Single-layer pipe (cong 琮) with masks, common grave object, Liangzhu 良渚 culture, Late Neolithic, ca. 3300-c. 2250 BC n. no., jade (nephrite), China, Lake Tai region, 4.5 x 7.2 x 7.2 cm (Freer Gallery of Art)
In this chapter, we survey 5,000 years of early Chinese funerary art, from the Neolithic period to the Han Dynasty (206 BC to AD 220) and across the diverse geographical and cultural landscape of early China. During this period, we see the abodes of the dead evolve from simple earthen vertical cave tombs with a few ceramic offerings to multi-chambered underground tombs or hilltop tombs equipped with objects made of various materials such as bronze, lacquer, jade, silk, bamboo and clay. Most of our knowledge of early China comes from excavations of tombs and the wealth of artifacts they uncovered. These discoveries give us important insights into early Chinese cultures and societies: how they were organized, their religious systems, the diversity of their regional and cultural identities, and the materials and sophisticated technologies they used. Through careful study of the material remains of these distant peoples, their stories come alive and we learn about our shared awareness of our mortality and our never-ending quest for longevity.
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Banshan-type pot, Gansu ware, Neolithic period, 5000-2000 BC. n. no., ceramic with iron pigments, China, 36.1 x 42.3 cm (Freer Gallery of Art, Smithsonian Institution, Washington, D.C.: Purchase – Charles Lang Freer Endowment, F6930)
In China, hunters and gatherers settled in agricultural villages around 7000 BC. With this transition, people had more time to specialize in crafts. As you will read in the Neolithic Period essay below, although Neolithic people left no written records, we can piece together their stories from the archaeological record in their villages, including building foundations and cemeteries, as well as pottery, jade, and bone artifacts.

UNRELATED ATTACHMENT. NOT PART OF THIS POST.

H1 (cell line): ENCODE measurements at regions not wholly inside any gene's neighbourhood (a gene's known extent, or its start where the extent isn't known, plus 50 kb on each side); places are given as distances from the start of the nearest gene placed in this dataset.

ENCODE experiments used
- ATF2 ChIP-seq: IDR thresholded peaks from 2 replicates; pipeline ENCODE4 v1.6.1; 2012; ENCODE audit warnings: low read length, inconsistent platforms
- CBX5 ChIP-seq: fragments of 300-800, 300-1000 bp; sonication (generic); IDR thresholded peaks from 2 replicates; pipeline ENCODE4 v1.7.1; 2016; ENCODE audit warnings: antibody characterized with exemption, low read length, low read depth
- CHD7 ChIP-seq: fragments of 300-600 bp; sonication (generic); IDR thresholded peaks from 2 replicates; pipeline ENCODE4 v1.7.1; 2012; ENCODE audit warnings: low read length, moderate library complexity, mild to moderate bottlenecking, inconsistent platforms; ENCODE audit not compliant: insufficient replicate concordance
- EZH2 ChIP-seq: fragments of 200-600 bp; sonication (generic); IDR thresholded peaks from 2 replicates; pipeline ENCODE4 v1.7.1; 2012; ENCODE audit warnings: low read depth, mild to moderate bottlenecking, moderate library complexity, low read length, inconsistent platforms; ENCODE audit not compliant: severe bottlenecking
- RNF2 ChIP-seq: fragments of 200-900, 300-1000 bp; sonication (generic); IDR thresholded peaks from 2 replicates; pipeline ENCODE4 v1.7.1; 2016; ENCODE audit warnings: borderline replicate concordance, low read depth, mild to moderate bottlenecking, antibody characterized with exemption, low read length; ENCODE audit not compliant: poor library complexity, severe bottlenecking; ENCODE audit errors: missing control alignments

Map of Neolithic China with hotspots corresponding to published excavations. The different colors of the hotspots represent the different revealed cultures. Check out the responsive map here (map below © Google)
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As can be seen from the map above, China experienced many “Neolithic revolutions” at the same time, and as you would expect, we see marked differences in burial rites from one Neolithic cultural group to another. In this section, we will explore three cultural groups that help define different burial practices in Neolithic China: the Yangshao culture along the Wei River in central China, the Longshan culture along the east coast, and the Liangzhu culture in the southeast.